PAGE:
For example, I often say successful investing is just about process and discipline – ignore the continual wittering of experts.  

But those two words cover a number of strands.  Let me explore that via the recent reports for founder Gold Members.

The recent Winning Funds Reports were fascinating (I know I keep saying that, but it is true).  They gave me and my colleagues great insights.

For example, there are a good number of Gold Members with VERY focussed portfolios, with no more than 6 or 8 funds, some with just 3 or 4. They aren’t just very focussed, but the fund choices are measurably excellent. This is what the portfolios of the world's most successful investors look like- high conviction, very concentrated, high quality (AKA high potential).

In contrast there are a greater number of Gold Members with a large number of funds, plus individual shares.  These aren’t terrible by any means. Most have plenty of good funds, and the portfolio needs some tweaking around the edge to transform the potential.

What will be interesting is how each of these two groups responds to the biggest problem which lies not far ahead, but whose exact positioning remains fog-bound. The next bear market.

Ironically those in the second group are more likely to apply stop losses and thereby have the ammo to buy bargains as they emerge. This is because they are not high conviction investors - so the act of selling under stress, applying a stop loss, is less mentally painful.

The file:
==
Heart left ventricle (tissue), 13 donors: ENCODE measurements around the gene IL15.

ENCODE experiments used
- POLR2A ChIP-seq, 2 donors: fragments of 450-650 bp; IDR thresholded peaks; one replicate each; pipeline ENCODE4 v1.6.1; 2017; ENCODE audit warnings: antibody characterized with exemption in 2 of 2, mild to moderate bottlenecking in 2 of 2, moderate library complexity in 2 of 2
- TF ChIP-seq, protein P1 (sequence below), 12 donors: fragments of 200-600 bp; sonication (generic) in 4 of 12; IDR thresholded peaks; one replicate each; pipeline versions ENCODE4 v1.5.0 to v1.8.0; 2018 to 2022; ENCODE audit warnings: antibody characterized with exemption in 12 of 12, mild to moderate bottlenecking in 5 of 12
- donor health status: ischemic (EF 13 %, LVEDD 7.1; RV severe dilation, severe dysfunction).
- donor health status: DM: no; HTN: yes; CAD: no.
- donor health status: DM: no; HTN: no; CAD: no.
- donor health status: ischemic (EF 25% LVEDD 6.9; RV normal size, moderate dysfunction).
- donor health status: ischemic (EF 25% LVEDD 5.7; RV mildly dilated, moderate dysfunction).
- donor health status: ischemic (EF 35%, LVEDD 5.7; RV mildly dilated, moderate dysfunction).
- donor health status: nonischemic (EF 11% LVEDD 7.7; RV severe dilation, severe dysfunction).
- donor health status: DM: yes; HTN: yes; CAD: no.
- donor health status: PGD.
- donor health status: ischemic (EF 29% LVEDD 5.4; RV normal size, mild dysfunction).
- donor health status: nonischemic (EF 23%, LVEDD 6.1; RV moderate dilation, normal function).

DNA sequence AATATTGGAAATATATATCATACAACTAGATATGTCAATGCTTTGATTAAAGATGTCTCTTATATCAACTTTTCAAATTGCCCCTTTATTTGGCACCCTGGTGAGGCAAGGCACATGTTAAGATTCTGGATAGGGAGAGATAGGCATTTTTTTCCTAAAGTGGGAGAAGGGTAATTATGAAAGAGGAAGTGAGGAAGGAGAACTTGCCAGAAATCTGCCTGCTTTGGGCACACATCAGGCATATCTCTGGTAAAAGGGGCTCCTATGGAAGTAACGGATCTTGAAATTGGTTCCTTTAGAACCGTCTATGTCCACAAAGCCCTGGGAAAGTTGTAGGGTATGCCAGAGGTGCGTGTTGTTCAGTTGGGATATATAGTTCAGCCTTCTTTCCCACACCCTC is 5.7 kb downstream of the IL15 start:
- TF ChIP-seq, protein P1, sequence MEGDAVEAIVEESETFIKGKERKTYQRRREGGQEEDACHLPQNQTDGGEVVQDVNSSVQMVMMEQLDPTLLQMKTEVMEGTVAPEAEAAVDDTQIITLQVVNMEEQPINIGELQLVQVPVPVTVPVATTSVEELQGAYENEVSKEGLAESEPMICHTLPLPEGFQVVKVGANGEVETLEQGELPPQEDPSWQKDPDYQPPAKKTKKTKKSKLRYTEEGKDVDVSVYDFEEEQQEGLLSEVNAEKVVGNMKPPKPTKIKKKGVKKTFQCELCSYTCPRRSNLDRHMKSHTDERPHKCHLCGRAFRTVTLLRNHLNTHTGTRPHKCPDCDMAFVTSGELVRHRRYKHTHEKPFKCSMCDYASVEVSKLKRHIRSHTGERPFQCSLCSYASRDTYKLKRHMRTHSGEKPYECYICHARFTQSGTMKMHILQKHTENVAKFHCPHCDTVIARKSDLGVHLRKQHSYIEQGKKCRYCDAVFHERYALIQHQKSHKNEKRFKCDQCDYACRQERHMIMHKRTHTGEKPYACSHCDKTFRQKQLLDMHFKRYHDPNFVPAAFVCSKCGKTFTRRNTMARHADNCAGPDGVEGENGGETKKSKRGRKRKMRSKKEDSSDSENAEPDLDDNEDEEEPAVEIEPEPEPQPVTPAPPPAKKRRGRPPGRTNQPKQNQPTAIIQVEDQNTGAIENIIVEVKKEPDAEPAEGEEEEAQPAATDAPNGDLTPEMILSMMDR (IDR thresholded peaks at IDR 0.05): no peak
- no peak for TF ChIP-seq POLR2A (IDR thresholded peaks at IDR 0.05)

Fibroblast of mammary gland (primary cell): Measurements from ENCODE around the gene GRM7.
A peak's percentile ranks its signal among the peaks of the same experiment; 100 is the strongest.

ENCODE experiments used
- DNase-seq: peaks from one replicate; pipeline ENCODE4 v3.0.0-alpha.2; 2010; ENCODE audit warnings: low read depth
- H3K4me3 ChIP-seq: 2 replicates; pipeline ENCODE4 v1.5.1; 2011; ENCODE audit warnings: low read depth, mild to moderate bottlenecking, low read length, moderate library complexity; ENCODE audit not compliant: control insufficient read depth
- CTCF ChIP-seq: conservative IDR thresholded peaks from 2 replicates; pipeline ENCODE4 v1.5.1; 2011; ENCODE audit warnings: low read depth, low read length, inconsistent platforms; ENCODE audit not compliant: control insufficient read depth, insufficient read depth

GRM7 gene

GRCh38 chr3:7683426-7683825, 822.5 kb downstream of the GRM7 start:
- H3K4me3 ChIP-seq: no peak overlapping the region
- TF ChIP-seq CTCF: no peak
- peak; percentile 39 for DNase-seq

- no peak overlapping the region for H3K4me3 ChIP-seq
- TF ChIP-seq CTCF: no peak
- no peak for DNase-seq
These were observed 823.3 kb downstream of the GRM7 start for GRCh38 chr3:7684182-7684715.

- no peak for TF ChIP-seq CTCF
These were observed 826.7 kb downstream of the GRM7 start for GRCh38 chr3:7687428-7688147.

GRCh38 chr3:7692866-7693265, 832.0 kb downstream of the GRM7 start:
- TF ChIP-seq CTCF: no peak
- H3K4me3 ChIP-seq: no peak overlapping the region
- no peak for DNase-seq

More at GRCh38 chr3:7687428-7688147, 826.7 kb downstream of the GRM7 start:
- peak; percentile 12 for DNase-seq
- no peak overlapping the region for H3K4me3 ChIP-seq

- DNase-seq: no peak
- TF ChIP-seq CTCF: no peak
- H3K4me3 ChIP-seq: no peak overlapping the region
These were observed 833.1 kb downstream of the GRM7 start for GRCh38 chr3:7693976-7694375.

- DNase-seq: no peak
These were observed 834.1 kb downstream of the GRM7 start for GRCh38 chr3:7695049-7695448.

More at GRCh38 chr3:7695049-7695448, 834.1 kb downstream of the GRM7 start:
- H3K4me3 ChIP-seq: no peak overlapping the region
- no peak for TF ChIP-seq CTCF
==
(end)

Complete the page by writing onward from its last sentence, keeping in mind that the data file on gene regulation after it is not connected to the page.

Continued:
In contrast the high conviction investors are more likely to be over-confident . They will behave more like experts, with a tendency to try and out-think the market. At least that is what the behavioural research tends to suggest. As the expert-resembling investors achieve greater success, they risk becoming dangerously over-confident. Despite a highly complex environment, the illusion of knowledge grows with success - importantly, success achieved in relatively calm markets.

We can’t predict with any precision the next bear market. But we can recognise the growing vulnerability to a bear market. If we can’t predict, we must prepare.

The most successful investors do just that, even the likes of the great Sir John Templeton. He gave his brokers a standing order to buy certain stocks when the price was down, say, 50%. Why? Because as his great niece tells us via James Montier, when the market was down that much he knew he wouldn’t have the discipline to buy. 

Even such an extraordinarily successful investor knew his weakness when tasked with making decisions under great stress – we could say he was a great investor precisely because he knew his weaknesses.  His solution was to plan in a calm moment, and make a pre commitment.  That kind of humility marks out a great investor – but over-confidence can destroy an expert investor.

Part of your plan, your process, must be to decide how you will act when markets are sharply lower, which will require both selling and buying under conditions of stress.  Don’t be seduced by the profitability and simplicity of your (our) process when markets are calm.

*Nobel Prize-winning behavioural theorist Daniel Kahneman

**For balance I should add that the results from similar research on the investment industry found them far more terrifying than doctors.  For more on all this do read the superb “Little book of behavioural investing” by James Montier.